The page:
Coated with a sticky, sweet, and savory ginger sauce, this Ginger Pork Rolls with Eggplant recipe makes the tastiest weeknight meal for the family.
One of the delicious combinations of food I enjoy is pork, eggplant, shiso leaves, and ginger-based sweet soy sauce. Today’s recipe – Ginger Pork Rolls with Eggplant (茄子の肉巻き生姜焼き) is in every way the marriage of all these ingredients. As a result, you get a homey and tasty dish that goes amazingly with rice.
Quick Weeknight Meal with Ginger Pork Rolls with Eggplant
This pork roll recipe is very simple and easy to make, and I especially love that it is super bento-friendly. The kids get vegetables and meat together, and with a delicious savory sauce that even at room temperature, the pork rolls are still delicious by lunchtime.
You will be surprised by how fast it can be put together and the complexity of the flavors it offers!
Thinly Sliced Meat in Japanese Cooking
Many of you have asked me what Japanese people eat at home that we don’t eat at restaurants. Well, pork or beef rolls like today’s recipe is definitely one of the examples of food we eat at home. An honest-to-goodness kind of food that our grandmothers and mothers cook for the family.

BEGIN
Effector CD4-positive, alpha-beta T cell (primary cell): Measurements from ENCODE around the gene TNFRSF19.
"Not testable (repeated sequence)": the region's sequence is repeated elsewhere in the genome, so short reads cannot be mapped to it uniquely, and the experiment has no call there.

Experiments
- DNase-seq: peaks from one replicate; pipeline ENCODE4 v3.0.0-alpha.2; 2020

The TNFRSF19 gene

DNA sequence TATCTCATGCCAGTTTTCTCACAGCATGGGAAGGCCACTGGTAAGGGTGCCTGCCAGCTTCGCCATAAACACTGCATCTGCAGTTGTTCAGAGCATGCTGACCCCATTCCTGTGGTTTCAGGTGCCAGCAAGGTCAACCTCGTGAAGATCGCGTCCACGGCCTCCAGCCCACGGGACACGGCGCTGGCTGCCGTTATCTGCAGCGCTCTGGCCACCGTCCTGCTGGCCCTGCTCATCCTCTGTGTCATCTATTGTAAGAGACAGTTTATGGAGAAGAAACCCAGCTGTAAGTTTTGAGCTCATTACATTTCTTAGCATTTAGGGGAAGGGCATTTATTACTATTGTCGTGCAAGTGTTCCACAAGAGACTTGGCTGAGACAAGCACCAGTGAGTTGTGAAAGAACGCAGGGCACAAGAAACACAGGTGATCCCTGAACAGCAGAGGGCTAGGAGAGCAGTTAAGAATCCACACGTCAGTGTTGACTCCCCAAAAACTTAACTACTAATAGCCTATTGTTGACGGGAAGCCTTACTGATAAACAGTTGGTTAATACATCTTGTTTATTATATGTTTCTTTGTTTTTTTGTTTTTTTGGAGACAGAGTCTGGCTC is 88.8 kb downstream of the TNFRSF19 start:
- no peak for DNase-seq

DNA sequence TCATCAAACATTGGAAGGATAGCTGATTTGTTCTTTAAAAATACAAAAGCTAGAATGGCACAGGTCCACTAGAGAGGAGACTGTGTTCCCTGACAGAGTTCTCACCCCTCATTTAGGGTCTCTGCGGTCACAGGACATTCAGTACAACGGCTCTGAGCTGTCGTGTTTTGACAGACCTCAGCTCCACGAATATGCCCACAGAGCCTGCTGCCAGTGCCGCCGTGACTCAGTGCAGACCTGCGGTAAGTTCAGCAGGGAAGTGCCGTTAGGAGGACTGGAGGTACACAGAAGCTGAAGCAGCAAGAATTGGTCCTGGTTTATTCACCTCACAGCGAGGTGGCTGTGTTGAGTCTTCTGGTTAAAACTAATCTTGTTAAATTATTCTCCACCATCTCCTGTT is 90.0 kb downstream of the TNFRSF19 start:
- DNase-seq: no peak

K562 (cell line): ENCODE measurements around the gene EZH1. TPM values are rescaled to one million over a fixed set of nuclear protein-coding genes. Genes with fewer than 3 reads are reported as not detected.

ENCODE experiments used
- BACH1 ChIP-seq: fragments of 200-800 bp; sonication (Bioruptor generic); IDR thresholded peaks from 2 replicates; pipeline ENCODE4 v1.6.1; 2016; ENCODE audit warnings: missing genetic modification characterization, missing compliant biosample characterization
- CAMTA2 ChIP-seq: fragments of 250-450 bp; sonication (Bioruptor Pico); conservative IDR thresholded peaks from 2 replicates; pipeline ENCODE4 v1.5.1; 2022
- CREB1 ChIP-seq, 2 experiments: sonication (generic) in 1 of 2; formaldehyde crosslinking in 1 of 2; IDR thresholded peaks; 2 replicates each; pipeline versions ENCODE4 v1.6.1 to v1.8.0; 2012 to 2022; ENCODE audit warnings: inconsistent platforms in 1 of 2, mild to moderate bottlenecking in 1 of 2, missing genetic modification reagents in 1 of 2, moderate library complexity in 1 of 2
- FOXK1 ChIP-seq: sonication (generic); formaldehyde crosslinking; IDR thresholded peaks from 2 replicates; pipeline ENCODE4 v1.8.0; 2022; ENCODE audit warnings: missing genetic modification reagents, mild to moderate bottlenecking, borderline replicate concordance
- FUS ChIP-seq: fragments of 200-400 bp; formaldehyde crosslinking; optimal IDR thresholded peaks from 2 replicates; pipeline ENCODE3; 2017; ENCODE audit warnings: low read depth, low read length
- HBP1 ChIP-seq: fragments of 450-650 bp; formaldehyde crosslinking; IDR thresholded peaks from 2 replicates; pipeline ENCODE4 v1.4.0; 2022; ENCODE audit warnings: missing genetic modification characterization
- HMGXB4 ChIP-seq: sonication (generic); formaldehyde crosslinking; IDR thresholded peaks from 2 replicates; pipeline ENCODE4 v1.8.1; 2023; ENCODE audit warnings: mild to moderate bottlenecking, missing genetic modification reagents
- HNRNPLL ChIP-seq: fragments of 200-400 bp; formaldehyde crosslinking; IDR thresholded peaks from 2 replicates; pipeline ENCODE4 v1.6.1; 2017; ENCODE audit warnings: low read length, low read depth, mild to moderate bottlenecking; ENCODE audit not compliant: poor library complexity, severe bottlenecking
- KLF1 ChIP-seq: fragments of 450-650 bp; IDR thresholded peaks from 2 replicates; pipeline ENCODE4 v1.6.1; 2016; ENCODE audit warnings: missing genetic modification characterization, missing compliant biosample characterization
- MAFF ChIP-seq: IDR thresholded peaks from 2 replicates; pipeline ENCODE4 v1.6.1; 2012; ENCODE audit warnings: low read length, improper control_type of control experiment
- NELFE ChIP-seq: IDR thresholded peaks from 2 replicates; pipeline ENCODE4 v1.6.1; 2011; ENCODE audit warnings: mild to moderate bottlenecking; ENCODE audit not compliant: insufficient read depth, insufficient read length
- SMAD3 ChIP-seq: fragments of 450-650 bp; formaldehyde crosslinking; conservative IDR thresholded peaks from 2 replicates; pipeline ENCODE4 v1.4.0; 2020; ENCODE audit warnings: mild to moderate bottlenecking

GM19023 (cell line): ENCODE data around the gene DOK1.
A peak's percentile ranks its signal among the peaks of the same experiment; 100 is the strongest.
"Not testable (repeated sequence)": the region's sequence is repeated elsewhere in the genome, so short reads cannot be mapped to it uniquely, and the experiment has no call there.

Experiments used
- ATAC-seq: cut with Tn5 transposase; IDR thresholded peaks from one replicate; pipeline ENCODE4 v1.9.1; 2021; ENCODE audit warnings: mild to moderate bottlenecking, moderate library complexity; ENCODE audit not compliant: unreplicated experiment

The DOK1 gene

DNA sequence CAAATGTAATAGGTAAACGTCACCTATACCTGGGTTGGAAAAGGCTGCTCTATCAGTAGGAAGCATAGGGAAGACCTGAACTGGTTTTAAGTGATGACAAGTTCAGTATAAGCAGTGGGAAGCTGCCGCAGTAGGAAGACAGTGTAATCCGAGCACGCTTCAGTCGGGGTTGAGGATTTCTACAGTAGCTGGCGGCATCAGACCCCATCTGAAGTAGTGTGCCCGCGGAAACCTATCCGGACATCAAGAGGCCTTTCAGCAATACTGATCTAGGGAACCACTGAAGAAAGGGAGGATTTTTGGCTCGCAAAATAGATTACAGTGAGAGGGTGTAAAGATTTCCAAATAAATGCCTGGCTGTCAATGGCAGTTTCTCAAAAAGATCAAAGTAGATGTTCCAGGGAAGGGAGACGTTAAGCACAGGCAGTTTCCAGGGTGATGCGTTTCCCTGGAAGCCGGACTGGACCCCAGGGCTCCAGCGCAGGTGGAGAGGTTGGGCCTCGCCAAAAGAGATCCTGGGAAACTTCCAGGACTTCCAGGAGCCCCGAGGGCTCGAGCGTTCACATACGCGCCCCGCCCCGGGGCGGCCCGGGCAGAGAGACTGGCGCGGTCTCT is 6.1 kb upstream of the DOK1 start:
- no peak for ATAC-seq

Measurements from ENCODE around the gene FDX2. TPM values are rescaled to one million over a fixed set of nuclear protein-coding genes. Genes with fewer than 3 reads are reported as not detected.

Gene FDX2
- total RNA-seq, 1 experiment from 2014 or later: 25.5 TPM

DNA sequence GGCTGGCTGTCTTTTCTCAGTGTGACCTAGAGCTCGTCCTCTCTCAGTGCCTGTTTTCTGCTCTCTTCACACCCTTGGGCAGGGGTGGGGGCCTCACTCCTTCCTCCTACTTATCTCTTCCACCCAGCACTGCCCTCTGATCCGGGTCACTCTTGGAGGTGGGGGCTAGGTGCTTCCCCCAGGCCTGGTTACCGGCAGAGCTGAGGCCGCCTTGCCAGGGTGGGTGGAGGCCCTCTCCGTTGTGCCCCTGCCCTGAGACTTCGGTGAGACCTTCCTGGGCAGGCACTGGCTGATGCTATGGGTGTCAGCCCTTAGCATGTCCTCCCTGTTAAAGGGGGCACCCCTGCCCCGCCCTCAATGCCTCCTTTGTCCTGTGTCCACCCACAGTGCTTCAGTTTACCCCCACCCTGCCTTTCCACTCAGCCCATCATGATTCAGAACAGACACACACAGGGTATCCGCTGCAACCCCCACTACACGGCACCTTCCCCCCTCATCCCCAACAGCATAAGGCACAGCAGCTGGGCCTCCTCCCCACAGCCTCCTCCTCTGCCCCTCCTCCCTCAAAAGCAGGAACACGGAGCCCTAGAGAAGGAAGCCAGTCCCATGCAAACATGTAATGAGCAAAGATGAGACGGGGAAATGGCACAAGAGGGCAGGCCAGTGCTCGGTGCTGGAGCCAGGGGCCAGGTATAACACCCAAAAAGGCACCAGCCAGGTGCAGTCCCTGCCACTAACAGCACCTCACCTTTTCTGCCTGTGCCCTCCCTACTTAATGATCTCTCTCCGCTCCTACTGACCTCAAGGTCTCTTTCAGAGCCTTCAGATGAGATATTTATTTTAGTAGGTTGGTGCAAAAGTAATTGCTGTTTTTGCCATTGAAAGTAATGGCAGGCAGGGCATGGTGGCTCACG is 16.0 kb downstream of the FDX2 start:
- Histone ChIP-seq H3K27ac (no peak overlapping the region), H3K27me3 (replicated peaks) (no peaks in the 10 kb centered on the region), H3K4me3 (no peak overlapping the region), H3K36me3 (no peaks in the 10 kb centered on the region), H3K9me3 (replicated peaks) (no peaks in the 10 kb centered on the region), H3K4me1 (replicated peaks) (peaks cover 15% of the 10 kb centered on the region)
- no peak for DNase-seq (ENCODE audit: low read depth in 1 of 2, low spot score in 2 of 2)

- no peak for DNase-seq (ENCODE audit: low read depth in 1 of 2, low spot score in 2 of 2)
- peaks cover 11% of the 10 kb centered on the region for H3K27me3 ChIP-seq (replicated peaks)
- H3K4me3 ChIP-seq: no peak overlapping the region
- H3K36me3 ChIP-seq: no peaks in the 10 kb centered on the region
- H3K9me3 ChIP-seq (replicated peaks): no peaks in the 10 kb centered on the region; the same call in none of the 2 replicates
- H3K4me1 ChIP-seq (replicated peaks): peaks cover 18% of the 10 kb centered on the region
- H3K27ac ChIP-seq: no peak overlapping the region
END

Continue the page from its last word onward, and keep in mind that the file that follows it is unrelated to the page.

Japanese don’t typically consume a lot of meat, so it’s not common to cook a whole chicken or a big block of pork or beef. Instead, we eat a whole range of foods, rice or noodles for carbs, plenty of vegetables and soy-based foods like tofu, seafood and a small amount of meat in a meal.
When you go to Japanese markets, you will see pre-sliced pork and beef that are as thin as paper. We call this cut of meat “Usugiri Niku“(薄切り肉), thinly cut meat.
These thinly sliced meats can be from different parts of the meat. For example at the Japanese grocery store I visit, they carry pork belly slices, super thin pork loin slices (for Shabu Shabu), and semi-thin pork loin slices (for Sukiyaki). Same goes with the beef cut. In Japan, there are more categories for thinly sliced meat.
If you can’t find thinly sliced meat locally, here’s the tutorial on How to Slice Meat Thinly (with video).